How to teach Chinese kids English

Teaching English as a foreign language in kindergartens is increasingly becoming a trend in many different countries across the world. Preschool children are given an opportunity to learn a second language, usually English in instances where their native language also happens to be the national language. China is no exception, with Chinese being their first language leaves a majority of the population and young children who haven’t been to school as native speakers with no command of the queen’s language. There are several advantages making this stage the best time to introduce the Children to the non-native language. The younger children tend to be extremely active and amusing which makes them interested in learning new things and therefore their ability to pick up English language is very high.

 

When teaching a foreign language to foreigners- kids or adults- it’s important to note that, even the teacher is a student too. Most importantly, familiarize yourself with the language and its culture if you don’t speak it. Even just the conversational part of the language is an added advantage. This helps to identify the difference that exists in both languages and helps create a personal bond with your students. It puts the students more at ease with you too.

What to consider:
 Speaking rhythm.
The Chinese language emphasizes on articulation while in English we pass over some words in pronunciation. Chinese is monosyllabic and thus each character is stressed and pronounced the same way thus the sing-song feel in pronunciation. While in English, the words are more than one syllable, have a vowel and consonant in no particular order. This difference affects the pronunciation.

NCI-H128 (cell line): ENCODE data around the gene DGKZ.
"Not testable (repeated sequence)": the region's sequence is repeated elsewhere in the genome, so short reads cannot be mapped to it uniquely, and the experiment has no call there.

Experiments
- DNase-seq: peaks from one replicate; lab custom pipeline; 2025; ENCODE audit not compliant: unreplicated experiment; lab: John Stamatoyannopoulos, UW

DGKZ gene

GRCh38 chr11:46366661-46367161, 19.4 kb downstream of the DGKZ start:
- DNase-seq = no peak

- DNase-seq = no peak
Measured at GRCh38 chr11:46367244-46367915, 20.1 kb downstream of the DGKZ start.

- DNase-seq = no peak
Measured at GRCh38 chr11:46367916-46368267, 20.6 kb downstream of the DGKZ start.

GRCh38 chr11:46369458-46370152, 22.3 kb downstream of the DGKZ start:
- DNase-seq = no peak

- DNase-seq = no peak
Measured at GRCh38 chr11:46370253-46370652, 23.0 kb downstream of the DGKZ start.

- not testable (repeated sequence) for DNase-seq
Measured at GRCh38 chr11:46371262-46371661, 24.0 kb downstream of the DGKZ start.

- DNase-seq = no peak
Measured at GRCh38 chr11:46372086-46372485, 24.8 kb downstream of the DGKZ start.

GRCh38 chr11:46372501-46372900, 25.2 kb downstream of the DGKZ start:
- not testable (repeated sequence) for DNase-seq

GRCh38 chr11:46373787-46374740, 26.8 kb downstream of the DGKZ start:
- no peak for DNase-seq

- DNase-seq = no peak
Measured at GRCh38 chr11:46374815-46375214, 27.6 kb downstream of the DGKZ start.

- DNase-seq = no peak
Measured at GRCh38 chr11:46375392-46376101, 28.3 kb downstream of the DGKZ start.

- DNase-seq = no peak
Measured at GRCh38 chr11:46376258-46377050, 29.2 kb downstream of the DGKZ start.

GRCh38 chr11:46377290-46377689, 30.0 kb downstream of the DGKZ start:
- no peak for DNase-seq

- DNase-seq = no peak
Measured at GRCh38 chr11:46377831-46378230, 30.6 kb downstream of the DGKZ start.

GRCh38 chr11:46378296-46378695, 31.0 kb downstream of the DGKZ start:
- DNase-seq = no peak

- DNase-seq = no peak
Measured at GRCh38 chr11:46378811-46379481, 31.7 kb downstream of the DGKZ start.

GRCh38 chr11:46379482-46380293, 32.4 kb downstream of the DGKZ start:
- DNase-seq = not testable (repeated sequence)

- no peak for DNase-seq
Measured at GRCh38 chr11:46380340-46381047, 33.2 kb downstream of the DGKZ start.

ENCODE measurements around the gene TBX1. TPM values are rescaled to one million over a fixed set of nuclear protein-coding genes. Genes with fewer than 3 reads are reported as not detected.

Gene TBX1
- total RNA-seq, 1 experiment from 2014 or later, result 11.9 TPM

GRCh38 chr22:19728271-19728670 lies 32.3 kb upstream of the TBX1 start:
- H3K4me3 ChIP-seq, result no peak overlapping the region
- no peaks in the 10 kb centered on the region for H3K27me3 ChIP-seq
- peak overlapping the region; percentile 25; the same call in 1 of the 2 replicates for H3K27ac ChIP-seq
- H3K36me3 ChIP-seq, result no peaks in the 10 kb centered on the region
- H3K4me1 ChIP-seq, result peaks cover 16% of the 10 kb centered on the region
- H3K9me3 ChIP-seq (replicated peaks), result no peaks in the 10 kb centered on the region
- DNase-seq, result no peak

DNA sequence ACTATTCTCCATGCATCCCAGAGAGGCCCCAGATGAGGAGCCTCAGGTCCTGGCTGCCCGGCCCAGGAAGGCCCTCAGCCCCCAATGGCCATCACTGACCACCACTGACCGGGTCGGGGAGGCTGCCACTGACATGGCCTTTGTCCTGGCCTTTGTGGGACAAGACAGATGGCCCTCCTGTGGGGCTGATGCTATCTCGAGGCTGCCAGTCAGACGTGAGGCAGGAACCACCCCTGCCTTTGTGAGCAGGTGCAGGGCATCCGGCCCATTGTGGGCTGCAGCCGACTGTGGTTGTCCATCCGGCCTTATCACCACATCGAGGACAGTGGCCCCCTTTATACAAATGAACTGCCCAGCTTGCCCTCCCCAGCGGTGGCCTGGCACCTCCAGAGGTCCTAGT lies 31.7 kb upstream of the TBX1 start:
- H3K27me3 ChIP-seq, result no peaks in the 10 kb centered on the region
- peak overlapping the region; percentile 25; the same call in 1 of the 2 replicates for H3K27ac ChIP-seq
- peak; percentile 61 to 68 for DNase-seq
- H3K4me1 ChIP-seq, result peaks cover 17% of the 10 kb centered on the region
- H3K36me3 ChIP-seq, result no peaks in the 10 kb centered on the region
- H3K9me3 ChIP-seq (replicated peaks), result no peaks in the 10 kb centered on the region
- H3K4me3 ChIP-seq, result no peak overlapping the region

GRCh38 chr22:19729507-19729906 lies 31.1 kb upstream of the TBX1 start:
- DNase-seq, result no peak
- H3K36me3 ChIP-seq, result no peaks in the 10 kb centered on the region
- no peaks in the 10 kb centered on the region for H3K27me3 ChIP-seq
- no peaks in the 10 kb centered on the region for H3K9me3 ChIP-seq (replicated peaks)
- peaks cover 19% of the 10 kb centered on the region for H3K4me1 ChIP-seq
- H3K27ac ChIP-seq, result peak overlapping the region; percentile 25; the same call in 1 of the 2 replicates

 Sentence structure.
In English, the sentences have subject, verb and object. In Chinese, the subject of the sentence is not necessary. In English too, the verb changes according to the singularity or plurality of the subject, to express the tense. In Chinese, the words don’t change. This also means they have no superlatives in their language. To this extent, the Chinese government has banned the use of superlatives in advertising (Updated Advertising Law- September 2015).

Exercise examples
The following games mostly emphasize spelling and pronunciation articulation.
• Language whispers.
Have the students in a circle and whisper a word to one of them and have them whisper the same word around the circle to the last individual. The last individual has to give the exact word given to the first individual in the right pronunciation.
• Scavenger hunt.
Call out a multi-syllable word and have the students race to look it up in the English-English dictionary. They then discuss the pronunciation, meaning and how to use it in a sentence. It may be done individually or in groups. It also helps with alphabetical listings, something that is non-existent in the Chinese language.
Finally, the Chinese language in written is not the same in speech thus you cannot translate directly. Rather, the translation would be amusing. Let the students do this as an exercise. Apart from the humour effect, allow them to identify the difference.